The Tea Partier facade that Rep. Frank Guinta cultivated during his 2010 campaign has been fractured. He voted for the Boehner compromise during the debt limit debate, better known as a boner bill. This vote revealed Mr. Guinta’s true identity -- that of a go-along/get-along [GA/GA] Member of Congress who, as one Tea Party member remarked, is already “getting too comfortable with Washington,” unwilling or unable to risk his political career for the sake of principle.

A meeting of about 25 political activists from around the 1st Congressional District was convened by Rep. Guinta in his Manchester District Office on August 10th. Most of them were Tea Party folks. One of them, Ray Shakir, had come all the way from N. Conway for the meeting. He swore that “All of the Tea Partiers were against Frank’s vote.” They left dissatisfied with his lengthy explanation of why he voted as he had. The “explanation” amounted to an unconvincing rationalization. A recognized NH Tea Party leader noted that the Boehner bill established an unconstitutional “Super Committee”. Another attendee said he felt that Frank had voted for a “bad bill.” He was “struggling to understand why.” The only reason he could imagine was “fear.” Frank denied this but didn’t explain why even though he was aware that the fear factor had been played up by the mainstream media and Pres. Obama.

Perhaps the main reasons were unspoken. That Frank is attempting to be a Rep. to all of his constituents. He is focused on reelection [Aren’t they all?]. And so he lost the courage of his convictions and/or bought into the Dem’s view that getting identified with the Tea Party is a “poison pill” that makes him unelectable -- “dead meat.” We don’t share that view, but note again Ray Shakir: “He (Frank) tried to play the candle’s middle by burning both ends.” Even his usually astute political judgment here is open to question. U.S. Senator Kelly Ayotte has gotten a lot of praise for her vote vs. the “boner” bill.

Frank Guinta’s future as a Member of Congress [MoC] is intertwined with two other big issues:

* What it means to be a Rep. really committed to changing the way Washington does “We the People”’s business, not just a Rep. of the same old/same old [SO/ SO] type; and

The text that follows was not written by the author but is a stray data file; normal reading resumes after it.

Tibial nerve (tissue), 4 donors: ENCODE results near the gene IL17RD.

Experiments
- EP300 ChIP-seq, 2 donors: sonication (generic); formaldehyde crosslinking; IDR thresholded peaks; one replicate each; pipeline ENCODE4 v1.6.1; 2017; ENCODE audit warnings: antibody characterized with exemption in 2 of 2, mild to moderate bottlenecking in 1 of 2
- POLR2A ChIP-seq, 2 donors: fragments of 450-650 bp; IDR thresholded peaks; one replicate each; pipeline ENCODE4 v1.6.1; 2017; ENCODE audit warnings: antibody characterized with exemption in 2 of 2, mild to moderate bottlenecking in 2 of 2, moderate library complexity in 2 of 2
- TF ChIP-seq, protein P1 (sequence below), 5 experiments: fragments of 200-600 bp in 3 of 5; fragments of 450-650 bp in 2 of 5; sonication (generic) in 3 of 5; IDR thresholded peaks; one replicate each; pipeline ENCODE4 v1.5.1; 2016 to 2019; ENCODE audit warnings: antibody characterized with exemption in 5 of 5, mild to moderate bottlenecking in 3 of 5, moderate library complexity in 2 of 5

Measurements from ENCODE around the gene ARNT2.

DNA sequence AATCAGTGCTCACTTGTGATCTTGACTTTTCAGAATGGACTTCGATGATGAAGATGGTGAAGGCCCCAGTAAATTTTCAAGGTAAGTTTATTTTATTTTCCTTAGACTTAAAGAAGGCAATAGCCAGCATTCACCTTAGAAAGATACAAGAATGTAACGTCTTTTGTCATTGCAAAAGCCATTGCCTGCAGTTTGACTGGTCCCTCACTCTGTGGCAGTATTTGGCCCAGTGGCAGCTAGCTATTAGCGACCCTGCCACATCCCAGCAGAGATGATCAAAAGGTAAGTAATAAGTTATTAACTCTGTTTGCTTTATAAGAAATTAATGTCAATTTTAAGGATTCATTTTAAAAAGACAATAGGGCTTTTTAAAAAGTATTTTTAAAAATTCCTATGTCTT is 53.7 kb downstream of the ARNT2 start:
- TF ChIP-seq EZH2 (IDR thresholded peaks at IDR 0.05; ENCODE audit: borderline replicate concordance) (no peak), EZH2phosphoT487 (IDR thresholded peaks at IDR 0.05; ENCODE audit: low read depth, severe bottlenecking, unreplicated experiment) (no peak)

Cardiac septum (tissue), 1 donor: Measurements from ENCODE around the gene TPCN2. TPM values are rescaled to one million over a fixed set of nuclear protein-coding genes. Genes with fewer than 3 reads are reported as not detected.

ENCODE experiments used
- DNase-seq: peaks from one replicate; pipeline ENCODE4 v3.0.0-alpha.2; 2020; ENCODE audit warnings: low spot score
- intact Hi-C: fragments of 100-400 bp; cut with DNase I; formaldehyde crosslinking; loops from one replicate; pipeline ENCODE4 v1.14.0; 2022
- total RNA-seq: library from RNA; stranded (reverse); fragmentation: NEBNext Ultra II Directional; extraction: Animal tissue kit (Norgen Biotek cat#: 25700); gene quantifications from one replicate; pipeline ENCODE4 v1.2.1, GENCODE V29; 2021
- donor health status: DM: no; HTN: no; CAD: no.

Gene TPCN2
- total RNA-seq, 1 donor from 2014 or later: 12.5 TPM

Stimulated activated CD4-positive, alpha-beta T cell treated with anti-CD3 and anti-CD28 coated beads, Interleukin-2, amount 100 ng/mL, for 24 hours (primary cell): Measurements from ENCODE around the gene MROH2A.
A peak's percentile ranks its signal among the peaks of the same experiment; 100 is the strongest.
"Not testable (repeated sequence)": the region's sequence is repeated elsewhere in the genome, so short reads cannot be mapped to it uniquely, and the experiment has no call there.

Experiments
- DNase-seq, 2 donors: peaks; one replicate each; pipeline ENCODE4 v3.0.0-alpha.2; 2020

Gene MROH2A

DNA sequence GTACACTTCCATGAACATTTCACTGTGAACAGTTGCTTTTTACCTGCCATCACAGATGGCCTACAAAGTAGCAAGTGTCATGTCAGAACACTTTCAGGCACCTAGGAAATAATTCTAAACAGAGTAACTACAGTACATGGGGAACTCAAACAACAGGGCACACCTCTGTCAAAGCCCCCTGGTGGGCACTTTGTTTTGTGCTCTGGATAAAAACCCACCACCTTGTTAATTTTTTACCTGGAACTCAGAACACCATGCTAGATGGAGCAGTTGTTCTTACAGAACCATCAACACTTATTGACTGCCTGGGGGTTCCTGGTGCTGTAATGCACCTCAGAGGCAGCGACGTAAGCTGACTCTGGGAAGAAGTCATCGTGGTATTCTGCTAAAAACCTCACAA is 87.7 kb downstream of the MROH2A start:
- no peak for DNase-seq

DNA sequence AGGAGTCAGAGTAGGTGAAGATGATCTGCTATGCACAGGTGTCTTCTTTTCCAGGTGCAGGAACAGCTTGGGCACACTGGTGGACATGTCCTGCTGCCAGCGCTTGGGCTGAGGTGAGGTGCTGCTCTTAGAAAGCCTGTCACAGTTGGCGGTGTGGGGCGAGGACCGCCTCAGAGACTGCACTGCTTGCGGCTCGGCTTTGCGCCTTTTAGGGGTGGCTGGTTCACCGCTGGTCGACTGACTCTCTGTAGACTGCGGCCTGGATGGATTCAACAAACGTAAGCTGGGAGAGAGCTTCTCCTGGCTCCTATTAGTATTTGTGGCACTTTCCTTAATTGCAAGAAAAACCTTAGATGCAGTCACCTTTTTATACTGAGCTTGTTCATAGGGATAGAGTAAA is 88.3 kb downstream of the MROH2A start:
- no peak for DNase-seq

* The power of the Tea Party in NH.

On 1.: Frank has abdicated a leadership role. He’s in danger of becoming a GA/GA, SO/SO MoC. The only plus that he has demonstrated, as an editorial in the Union Leader recently recognized, is an ability to listen. But these days, listening is not enough. Voters need a lot more information on tough issues like the debt limit if they are not to be led astray by fear-mongering and misinformation from the liberal media. Frank has failed to sufficiently inform his constituents as to what was really going on and what was at stake.

On 2.: Frank’s vote puts him on the side of the GOP establishment vs. the Tea Party {TP}. If the former prevails here in NH during a Presidential election year, then the forces of real change to “take back our government” in NH and countrywide are weakened. Jack Kimball, the TP-favored NH GOP Chairman, is now under pressure to resign. His NH GOP HQ Exec. Director is on the way out. A TP-favored candidate lost to a liberal democrat in an Aug. 9th special election. The battle for the future of both the NH TP and GOP is now joined.

At this point, we can only hope that Mr. Guinta comes to his senses, regains some “testicular fortitude,” and reasserts his determination to fight for those principles that got him elected -- the Tea Party goals of freedom, liberty, personal responsibility and limited government. If not, then we’d like to see a Tea Party conservative run against him in the 2012 Congressional primary election. There are individuals out there who are willing to run but are in the process of taking stock in the midst of a fast-changing political and economic climate. The key question is whether “We the People”, as represented by a majority of NH CD 1 voters, are still willing to support those fighting to “take back” their government from political careerists, big-money, special interests, elitists and bureaucrats.


Peter Bearse, Ph.D., and Rick Parent, both Tea Partiers and former candidates for Congress during last year’s Republican primary.